Breakfast at McDonald’s has left two French soldiers, who are part of the counter-terrorism Operation Sentinelle, without their assault rifles and ammunition, local press reports. The robbery comes amid an extended state of emergency in France.
Weapons from the soldiers’ car were stolen on Thursday afternoon in the La Vespilliere area in the country’s northwest, according to the 20minutes website.
At the time of the robbery, the two troops were having breakfast inside the restaurant. Their van was white and did not have any indications it belonged to the army or police, or that it contained weapons.
Two assault rifles, as well as ammunition for 9mm automatic pistols, were stolen through a broken window, Le Parisien reports. The ammo cannot be used for the stolen rifles.
A search operation was immediately launched, with a few dozen police and a helicopter involved.
A few hours later, the car of the purported criminals was discovered in the neighboring Villefontaine commune, and a special team arrived at the scene to check the vehicle.
The stolen weapons were not, however, found in the car, and the investigation continues.
The operation also involved protecting locals. France Bleu reported that at about 6:45pm local time, families in the area were told not to leave their homes.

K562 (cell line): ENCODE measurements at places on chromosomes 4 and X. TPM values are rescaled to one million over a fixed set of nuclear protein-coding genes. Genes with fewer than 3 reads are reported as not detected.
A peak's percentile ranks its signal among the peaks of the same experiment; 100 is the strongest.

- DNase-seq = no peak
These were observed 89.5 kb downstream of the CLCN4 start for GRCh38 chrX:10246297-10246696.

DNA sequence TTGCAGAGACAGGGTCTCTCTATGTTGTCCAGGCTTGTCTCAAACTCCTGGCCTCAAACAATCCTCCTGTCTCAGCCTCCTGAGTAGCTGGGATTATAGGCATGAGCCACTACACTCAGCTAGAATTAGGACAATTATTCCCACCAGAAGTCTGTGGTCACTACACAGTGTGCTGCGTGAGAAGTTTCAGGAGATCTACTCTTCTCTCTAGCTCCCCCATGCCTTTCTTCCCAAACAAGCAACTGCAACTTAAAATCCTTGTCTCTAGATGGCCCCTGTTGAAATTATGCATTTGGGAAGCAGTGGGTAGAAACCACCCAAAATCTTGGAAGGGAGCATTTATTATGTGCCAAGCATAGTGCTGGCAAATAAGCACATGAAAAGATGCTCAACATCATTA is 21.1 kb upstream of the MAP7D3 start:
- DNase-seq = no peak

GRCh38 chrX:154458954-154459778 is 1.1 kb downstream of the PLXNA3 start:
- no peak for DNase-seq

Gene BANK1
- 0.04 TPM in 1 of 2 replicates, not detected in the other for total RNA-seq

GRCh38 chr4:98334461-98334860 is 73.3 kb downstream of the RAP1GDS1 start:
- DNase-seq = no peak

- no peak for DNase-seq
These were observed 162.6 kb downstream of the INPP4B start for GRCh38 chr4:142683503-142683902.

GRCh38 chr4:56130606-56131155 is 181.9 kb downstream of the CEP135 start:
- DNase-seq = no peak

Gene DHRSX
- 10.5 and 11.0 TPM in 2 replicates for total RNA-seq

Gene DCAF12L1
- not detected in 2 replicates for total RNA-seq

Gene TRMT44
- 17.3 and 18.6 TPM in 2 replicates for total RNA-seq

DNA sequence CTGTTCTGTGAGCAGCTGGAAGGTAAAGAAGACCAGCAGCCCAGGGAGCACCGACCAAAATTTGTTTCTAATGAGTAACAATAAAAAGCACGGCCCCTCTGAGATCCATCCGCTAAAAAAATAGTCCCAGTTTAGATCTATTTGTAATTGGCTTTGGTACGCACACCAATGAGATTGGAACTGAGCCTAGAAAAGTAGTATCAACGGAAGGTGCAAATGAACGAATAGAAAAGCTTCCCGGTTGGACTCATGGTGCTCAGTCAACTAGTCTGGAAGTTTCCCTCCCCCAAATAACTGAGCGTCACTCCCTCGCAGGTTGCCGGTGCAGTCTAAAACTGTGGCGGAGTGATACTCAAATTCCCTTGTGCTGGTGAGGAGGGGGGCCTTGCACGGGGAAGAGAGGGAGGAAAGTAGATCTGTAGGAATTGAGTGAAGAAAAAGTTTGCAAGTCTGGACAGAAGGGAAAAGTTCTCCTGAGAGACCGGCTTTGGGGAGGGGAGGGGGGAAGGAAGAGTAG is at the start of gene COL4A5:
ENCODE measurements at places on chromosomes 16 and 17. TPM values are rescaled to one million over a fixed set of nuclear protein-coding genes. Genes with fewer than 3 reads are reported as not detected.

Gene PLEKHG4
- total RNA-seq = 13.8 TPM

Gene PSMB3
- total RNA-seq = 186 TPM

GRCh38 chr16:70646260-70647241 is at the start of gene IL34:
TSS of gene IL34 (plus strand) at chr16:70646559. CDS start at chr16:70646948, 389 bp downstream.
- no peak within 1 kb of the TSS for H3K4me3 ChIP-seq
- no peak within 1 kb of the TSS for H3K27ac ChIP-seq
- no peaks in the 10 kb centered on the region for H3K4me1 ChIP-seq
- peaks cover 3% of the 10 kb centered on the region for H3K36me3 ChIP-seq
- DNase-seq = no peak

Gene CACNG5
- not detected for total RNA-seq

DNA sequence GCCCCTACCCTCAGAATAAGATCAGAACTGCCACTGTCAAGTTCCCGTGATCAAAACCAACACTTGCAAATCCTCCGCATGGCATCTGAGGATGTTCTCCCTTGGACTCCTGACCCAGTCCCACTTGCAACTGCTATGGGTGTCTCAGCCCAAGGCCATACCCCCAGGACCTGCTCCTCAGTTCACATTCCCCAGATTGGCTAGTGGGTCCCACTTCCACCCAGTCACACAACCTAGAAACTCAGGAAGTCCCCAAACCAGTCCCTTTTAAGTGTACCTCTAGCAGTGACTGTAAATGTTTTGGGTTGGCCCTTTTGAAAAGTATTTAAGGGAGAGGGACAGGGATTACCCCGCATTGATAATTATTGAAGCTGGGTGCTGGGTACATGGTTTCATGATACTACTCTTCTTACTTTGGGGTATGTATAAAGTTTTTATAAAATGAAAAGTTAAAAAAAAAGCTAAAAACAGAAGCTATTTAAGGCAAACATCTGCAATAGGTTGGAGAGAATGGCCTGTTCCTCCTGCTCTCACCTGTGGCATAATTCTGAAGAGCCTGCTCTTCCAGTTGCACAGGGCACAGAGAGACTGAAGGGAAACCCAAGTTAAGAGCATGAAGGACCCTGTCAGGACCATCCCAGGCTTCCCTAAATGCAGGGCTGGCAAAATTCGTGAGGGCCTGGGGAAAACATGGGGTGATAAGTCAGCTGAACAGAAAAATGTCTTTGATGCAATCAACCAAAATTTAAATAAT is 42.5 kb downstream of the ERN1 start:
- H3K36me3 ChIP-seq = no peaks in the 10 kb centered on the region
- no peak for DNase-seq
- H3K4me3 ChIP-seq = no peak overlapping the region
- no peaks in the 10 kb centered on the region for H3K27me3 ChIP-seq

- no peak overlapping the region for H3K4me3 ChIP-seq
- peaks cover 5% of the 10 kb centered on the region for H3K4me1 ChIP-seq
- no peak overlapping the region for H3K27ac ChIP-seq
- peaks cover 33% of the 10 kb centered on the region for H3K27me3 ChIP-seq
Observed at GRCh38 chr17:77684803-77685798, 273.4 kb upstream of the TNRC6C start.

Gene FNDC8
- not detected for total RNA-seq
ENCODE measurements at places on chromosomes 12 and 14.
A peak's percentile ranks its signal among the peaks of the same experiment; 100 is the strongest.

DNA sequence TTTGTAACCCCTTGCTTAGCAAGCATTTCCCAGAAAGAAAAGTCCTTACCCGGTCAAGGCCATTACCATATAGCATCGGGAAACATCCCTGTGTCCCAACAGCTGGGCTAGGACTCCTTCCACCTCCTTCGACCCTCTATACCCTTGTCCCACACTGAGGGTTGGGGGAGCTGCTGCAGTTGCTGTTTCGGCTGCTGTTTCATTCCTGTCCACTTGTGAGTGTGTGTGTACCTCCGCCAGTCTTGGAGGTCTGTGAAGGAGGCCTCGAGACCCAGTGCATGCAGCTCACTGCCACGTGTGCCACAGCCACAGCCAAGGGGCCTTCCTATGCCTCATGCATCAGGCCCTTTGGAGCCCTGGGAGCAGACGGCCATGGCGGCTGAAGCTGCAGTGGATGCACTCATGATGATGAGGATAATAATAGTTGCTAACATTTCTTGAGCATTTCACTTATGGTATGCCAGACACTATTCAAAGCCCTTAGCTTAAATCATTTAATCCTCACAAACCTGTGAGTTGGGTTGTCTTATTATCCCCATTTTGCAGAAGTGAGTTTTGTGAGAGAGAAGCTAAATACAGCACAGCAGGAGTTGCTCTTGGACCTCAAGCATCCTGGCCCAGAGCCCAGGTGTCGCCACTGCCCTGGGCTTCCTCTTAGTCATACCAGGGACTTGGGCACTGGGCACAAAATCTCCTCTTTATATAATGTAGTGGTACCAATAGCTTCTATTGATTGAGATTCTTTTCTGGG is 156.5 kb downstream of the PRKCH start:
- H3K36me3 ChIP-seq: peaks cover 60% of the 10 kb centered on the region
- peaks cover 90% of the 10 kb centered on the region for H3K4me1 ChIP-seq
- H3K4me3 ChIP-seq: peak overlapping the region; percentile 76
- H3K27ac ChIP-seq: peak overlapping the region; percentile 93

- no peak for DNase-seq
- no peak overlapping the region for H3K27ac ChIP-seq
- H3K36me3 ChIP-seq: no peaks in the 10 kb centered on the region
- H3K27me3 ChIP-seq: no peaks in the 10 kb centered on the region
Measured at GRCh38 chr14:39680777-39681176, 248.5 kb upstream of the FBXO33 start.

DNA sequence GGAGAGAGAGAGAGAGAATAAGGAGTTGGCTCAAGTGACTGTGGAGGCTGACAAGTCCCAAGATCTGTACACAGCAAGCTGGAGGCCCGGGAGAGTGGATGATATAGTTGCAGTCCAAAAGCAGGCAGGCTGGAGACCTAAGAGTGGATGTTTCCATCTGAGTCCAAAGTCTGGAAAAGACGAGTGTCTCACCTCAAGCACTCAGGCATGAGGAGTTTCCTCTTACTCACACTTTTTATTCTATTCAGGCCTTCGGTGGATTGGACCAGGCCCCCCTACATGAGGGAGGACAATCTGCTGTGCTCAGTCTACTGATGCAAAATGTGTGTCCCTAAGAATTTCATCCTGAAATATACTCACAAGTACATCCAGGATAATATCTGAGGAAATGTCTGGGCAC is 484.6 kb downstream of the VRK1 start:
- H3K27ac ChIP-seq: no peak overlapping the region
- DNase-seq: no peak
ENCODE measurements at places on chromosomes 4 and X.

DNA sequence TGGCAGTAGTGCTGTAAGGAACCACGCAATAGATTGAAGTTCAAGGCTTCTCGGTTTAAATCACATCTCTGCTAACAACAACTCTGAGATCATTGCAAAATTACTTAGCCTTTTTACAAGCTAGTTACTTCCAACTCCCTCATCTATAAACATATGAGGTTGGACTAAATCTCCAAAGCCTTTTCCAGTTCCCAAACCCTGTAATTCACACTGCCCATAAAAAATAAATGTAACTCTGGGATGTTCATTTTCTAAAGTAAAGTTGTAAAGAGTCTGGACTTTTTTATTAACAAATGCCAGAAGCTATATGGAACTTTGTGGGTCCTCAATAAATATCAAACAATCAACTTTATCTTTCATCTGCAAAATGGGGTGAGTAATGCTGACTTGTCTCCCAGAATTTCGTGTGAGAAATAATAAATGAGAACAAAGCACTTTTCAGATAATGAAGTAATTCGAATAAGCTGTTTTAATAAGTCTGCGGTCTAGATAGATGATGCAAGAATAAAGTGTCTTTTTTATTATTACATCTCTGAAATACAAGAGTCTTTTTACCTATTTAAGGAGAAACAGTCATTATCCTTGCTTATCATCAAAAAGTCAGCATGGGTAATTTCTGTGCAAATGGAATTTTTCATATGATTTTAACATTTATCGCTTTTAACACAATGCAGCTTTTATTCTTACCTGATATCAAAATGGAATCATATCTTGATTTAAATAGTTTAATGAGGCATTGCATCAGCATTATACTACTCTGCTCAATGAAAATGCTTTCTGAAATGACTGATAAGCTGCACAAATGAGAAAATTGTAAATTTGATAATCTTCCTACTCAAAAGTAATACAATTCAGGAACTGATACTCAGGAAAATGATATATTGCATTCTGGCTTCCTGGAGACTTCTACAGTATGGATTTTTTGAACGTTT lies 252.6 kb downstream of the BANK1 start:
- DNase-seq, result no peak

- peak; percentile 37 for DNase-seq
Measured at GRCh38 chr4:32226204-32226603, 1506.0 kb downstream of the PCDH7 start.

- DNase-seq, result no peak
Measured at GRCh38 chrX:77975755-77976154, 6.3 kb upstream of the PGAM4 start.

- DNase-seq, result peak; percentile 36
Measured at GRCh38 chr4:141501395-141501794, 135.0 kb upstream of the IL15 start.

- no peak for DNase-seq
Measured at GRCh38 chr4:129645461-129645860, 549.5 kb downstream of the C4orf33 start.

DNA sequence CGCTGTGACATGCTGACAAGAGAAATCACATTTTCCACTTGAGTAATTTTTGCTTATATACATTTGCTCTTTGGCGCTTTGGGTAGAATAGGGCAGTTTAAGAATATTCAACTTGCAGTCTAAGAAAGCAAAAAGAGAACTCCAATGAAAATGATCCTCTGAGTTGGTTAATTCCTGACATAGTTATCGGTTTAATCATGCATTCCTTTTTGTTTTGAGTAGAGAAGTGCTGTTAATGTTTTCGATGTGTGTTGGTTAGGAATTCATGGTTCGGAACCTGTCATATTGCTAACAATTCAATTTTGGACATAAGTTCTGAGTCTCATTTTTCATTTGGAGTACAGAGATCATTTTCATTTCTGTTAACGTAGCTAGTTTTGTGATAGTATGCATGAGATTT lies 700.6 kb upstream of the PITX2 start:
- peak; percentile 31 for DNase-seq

The soldiers involved in the incident are part of the nationwide Operation Sentinelle, which began after the January 2015 Charlie Hebdo attack.
For the past two years, France has seen an unprecedented number of terrorist attacks. In January 2015, the Paris offices of the satirical magazine Charlie Hebdo were attacked, and several shootings and a hostage situation took place in the region.
In November 2015, a series of coordinated attacks in Paris left 137 dead and over 228 wounded. In the summer of 2016, a priest’s throat was slit and four nuns taken hostage in a church in Rouen, and on July 14, a 19-ton cargo truck was slammed into a large crowd of people in Nice, killing 86 and injuring 434.
The state of emergency in France has recently been extended until at least July 2017.